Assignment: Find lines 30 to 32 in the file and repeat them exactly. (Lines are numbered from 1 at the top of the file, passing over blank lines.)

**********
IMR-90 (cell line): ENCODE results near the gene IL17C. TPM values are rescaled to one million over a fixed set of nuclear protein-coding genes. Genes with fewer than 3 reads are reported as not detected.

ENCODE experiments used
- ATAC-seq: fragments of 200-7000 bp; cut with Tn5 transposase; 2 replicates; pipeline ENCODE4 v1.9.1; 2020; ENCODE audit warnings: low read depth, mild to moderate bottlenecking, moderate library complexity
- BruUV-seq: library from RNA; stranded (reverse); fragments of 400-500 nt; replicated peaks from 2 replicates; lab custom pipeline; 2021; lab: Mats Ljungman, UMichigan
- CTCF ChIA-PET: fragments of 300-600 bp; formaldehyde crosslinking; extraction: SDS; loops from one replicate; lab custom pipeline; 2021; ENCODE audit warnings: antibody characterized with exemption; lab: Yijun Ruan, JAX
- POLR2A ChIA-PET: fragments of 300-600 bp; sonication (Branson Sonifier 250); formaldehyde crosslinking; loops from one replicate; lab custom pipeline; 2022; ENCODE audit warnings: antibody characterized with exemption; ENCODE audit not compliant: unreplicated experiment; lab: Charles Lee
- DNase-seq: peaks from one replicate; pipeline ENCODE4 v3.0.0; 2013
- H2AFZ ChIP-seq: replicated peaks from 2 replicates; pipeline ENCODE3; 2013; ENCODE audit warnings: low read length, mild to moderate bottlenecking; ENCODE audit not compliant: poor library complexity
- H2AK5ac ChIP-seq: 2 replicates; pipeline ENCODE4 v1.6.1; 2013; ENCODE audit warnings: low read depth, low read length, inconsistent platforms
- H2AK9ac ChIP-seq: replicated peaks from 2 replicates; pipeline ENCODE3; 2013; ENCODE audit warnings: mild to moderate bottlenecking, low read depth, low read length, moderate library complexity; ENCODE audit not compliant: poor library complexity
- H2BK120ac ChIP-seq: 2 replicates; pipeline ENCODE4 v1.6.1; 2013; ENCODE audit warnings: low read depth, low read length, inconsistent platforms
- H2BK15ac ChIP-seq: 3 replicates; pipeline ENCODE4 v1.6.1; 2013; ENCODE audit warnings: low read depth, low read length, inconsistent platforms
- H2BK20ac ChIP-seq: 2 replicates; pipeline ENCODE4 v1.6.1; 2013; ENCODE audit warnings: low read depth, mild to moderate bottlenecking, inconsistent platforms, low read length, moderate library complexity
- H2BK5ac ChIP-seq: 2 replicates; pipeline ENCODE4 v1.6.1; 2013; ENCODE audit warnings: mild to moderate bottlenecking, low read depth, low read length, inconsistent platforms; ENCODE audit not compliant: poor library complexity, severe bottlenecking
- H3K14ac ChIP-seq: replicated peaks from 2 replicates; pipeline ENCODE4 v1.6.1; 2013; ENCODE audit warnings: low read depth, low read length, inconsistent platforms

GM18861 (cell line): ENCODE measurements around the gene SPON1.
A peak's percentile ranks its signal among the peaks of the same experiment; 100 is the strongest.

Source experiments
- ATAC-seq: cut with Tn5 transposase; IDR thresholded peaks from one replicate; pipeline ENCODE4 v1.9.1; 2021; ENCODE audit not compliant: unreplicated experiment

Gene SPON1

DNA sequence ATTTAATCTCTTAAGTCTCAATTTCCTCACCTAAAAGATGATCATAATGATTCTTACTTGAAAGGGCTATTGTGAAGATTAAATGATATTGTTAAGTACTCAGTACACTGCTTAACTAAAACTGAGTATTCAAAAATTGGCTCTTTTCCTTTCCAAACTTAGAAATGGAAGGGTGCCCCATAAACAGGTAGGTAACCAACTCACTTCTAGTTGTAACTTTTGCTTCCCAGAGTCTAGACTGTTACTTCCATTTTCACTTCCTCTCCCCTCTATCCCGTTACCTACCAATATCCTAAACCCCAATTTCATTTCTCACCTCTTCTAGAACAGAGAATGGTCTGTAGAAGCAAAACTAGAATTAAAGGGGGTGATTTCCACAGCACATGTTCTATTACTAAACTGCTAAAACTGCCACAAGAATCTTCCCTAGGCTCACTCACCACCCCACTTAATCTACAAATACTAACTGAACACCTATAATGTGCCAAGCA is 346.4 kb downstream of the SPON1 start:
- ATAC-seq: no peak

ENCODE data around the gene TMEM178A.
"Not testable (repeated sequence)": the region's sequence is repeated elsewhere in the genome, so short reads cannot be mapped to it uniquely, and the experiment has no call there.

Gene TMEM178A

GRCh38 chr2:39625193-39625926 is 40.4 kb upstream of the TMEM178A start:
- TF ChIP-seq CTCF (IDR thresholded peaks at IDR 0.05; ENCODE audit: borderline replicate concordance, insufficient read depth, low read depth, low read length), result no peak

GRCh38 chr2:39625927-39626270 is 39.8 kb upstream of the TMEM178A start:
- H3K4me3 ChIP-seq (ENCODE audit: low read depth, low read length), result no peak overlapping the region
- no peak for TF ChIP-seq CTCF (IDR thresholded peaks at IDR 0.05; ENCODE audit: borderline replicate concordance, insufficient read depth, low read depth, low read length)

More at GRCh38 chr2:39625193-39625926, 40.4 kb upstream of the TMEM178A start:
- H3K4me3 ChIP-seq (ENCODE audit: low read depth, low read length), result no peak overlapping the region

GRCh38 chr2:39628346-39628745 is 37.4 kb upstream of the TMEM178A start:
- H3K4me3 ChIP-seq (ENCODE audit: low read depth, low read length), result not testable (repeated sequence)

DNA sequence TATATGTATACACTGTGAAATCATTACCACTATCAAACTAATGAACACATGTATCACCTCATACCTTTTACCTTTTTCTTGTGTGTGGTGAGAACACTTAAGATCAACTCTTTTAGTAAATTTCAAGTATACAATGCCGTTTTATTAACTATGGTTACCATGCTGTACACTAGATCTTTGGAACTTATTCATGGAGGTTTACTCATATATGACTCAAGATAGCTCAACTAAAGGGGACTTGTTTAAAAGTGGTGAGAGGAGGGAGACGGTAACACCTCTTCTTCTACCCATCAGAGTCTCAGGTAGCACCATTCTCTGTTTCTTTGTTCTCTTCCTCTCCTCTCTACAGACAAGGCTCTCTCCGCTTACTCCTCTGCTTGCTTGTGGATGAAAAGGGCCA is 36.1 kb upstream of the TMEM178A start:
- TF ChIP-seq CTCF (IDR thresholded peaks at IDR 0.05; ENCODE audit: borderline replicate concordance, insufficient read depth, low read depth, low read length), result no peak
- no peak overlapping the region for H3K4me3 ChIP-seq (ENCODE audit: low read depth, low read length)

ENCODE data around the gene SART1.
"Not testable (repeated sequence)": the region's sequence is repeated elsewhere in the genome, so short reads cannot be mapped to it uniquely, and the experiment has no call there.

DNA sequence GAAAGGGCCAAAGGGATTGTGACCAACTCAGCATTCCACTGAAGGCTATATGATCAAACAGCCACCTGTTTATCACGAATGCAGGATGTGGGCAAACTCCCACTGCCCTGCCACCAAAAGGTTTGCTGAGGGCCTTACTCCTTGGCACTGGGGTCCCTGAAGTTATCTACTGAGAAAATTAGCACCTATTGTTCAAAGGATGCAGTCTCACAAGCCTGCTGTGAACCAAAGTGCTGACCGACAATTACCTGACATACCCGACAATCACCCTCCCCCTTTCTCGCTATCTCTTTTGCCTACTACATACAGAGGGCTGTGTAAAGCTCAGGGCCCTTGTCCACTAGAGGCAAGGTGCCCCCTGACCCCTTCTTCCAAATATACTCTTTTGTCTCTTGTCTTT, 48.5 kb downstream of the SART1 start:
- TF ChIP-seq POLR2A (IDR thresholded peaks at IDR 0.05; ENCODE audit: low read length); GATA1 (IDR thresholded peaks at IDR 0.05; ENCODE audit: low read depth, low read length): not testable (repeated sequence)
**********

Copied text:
- no peak for TF ChIP-seq CTCF (IDR thresholded peaks at IDR 0.05; ENCODE audit: borderline replicate concordance, insufficient read depth, low read depth, low read length)

More at GRCh38 chr2:39625193-39625926, 40.4 kb upstream of the TMEM178A start:
- H3K4me3 ChIP-seq (ENCODE audit: low read depth, low read length), result no peak overlapping the region